Eric R. Lucas and Laurent Keller
We know that social interactions are essential for humans to live a full and healthy life, but does social life increase health and lifespan in other species as a general rule? This question can be asked on two levels. First, at the level of the individual, do more socially-connected individuals live longer? Our review of the literature suggests that the answer is yes, but only in species that normally live in relatively large groups (more than about 8 individuals on average), and even then only sometimes. This might be because increased social contact is only beneficial in species that are used to living in large social groups. The second question is, at the level of the species, do more social species tend to live longer than less social species, or solitary species? Here, the answer appears to be no in most cases. The exception seems to be in species known as “co-operative breeders”, where a few “breeder” individuals reproduce, while other individuals, known as “helpers” or “workers” help the breeders in rearing the young. In mammal and insect co-operative breeders, the breeders appear to live longer than individuals in non-cooperatively-breeding species, perhaps thanks to the help and care that they receive from the helpers. How the lifespan of helpers compares with individuals from solitary species remains to be determined.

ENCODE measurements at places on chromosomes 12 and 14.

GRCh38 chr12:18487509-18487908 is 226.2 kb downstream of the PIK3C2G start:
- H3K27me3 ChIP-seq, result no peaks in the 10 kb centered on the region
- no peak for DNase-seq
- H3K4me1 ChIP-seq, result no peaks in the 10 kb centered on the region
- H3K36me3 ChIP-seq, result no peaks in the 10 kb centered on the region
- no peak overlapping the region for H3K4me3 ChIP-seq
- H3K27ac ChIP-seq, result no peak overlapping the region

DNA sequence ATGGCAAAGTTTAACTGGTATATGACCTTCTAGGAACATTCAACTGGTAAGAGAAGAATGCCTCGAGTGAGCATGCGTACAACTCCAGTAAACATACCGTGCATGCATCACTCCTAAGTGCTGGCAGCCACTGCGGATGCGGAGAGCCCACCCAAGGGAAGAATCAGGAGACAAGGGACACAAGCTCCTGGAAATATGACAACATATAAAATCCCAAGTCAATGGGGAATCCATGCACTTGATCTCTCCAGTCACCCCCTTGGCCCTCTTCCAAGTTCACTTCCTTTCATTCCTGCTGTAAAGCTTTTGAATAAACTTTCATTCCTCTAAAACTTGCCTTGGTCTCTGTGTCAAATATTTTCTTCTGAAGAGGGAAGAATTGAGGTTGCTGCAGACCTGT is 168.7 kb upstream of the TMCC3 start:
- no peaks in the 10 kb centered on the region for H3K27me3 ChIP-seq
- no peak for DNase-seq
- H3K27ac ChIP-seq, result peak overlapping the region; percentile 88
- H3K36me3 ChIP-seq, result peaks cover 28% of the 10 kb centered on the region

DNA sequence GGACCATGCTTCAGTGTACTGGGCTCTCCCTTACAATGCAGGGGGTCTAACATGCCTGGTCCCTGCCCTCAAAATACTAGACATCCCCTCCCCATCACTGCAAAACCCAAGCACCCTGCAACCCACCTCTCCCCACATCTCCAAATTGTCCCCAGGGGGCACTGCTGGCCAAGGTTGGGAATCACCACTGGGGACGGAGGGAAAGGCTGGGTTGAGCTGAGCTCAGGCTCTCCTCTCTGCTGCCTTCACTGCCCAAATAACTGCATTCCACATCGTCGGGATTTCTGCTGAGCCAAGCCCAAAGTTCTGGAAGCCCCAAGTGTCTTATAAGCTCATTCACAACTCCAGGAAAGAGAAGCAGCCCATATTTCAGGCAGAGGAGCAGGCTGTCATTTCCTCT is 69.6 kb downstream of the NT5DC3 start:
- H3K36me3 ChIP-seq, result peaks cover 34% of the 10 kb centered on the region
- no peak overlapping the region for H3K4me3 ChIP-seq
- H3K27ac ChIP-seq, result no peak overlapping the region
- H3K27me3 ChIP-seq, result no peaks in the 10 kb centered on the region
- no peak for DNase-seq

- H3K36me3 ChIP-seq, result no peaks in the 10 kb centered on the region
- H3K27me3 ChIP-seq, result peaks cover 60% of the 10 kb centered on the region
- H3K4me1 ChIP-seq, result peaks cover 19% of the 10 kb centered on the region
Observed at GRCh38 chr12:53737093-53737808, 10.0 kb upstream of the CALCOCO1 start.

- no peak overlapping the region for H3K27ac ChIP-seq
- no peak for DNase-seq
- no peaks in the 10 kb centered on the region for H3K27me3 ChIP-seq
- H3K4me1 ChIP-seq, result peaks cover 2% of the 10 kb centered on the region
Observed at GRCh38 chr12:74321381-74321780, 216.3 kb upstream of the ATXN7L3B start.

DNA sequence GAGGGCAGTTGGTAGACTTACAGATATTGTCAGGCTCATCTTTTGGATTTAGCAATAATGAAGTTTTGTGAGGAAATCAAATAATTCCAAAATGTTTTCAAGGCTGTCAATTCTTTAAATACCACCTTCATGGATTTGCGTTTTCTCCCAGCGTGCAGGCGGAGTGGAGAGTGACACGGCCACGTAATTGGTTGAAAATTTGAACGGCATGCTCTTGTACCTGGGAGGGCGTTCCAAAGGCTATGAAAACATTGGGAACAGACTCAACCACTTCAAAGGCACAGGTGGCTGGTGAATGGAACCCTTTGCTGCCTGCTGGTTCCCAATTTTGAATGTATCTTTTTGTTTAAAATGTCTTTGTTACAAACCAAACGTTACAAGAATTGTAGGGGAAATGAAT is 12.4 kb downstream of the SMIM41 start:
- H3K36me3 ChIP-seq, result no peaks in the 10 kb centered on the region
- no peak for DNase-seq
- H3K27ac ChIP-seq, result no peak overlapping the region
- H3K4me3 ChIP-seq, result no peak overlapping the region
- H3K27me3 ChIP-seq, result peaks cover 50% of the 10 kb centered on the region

The breeders in cooperative species can live an extremely long time compared to their solitary counterparts, leading to research into the mechanisms by which these lifespans are extended in the hope of better understanding our own patterns of ageing. The best example of this is the naked mole rat, a subterranean rodent which can live up to 30 years, and which has been shown to suffer from extremely low rates of cancer compared to mice, which can live up to four years at the most. The molecular basis for this cancer avoidance is only beginning to be elucidated.